Despite the UK being in the EU and GDPR compliant, if we were hosting a data centre, data residency was a reason not to go to the cloud. We've seen that shift. We have customers who previously said they couldn’t move to the cloud without a data centre in their country, moving to the cloud and a data centre that is in the EU.
Resilience and security now trump data residency.
I think we’ll see acceleration and shift to digitising back-office systems. We've seen some industries like education go into a bit of a pause mode because they are scrambling to sort out basic education delivery within a system driven by physical location. But I believe if we look forward to six months’ time, that industry is going to focus very heavily on digitising the whole value chain all the way through to the back office.
So yes, I think COVID is going to be the biggest driver of digital acceleration in 2020 and beyond. And, without doubt, the CIO is going to be very much part of the strategic team to make that happen.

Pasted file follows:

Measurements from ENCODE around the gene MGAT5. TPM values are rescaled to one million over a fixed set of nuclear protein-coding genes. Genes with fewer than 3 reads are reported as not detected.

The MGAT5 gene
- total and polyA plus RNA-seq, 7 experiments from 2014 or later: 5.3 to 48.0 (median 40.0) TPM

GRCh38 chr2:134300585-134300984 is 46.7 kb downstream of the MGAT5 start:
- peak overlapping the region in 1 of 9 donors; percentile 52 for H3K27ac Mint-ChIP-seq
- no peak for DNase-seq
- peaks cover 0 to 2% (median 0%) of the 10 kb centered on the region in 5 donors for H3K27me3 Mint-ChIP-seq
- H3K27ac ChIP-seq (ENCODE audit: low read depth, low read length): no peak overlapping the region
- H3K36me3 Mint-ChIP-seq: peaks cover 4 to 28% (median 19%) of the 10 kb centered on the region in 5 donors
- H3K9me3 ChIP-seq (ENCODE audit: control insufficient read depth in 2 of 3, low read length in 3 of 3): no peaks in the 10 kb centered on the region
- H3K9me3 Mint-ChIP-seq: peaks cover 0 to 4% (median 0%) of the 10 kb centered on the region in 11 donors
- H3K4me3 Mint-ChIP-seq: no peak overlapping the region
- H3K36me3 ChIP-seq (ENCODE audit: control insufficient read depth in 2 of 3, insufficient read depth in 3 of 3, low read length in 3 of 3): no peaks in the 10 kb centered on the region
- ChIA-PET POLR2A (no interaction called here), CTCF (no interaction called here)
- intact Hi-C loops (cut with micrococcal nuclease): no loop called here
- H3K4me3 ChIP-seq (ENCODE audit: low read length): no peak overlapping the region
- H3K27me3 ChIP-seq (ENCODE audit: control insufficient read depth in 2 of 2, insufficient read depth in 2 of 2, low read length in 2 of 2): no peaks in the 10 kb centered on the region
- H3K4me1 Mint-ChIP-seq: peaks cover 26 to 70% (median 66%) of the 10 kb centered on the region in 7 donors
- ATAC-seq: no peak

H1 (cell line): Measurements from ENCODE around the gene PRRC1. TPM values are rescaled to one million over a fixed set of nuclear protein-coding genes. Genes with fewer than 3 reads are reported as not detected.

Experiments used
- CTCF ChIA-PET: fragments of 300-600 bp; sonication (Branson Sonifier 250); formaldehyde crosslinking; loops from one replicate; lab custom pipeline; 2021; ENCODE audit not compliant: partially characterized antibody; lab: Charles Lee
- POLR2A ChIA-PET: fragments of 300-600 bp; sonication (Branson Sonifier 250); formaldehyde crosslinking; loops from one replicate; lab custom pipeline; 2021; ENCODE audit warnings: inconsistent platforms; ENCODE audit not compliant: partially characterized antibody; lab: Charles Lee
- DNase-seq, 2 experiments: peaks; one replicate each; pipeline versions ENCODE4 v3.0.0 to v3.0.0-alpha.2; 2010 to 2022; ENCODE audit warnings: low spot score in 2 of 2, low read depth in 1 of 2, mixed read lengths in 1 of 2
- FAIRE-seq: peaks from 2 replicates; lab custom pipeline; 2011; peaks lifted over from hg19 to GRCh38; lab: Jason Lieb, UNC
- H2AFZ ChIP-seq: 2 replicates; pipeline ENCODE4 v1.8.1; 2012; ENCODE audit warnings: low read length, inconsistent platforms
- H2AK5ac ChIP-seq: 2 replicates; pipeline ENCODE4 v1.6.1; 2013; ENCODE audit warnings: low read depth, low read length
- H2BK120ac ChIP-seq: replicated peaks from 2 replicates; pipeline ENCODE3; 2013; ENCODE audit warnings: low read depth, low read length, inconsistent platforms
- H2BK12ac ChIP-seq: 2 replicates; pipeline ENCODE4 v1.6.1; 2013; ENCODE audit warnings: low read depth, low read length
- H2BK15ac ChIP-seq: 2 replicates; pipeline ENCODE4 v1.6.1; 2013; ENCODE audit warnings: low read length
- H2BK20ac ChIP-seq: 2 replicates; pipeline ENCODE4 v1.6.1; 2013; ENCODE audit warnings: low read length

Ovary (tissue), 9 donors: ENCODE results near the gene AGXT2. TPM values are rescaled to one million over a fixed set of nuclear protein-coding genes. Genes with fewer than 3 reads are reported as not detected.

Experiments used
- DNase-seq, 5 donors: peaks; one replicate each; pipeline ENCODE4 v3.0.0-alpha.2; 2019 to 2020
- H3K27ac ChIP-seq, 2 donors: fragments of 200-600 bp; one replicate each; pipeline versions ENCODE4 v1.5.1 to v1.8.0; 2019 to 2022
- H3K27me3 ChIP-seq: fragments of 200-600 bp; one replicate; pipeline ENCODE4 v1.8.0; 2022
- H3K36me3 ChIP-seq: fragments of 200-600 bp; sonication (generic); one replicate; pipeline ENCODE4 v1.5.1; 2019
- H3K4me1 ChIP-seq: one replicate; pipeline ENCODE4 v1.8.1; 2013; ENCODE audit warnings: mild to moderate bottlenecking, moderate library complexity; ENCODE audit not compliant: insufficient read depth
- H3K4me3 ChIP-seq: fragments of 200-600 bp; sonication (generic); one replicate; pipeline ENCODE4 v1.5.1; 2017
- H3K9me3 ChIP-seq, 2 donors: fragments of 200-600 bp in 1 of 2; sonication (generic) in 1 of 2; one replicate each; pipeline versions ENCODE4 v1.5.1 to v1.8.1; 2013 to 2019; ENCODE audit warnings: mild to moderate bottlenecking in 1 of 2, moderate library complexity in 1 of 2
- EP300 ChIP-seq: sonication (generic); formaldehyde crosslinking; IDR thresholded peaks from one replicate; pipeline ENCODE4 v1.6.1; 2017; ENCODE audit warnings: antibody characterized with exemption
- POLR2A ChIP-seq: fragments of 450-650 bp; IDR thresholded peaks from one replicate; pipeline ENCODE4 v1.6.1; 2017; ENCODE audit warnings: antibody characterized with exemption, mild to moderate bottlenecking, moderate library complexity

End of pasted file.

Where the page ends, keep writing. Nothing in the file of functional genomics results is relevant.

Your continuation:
Mike: A large part of your customer base includes public sector, education, not-for-profit organisations all of which are under significant pressure during this crisis. How has that impacted Unit4?
I would say we are a services-based business, and that's quite a broad category, because it's got professional services, it's got lawyers, construction, architects, engineers, advertising agencies...
That's the sector which has largely flipped the switch to remote working quite easily, consultants are continuing to consult on Zoom, and we've seen it in our own professional services where we've had probably less than 10 projects go into pause mode.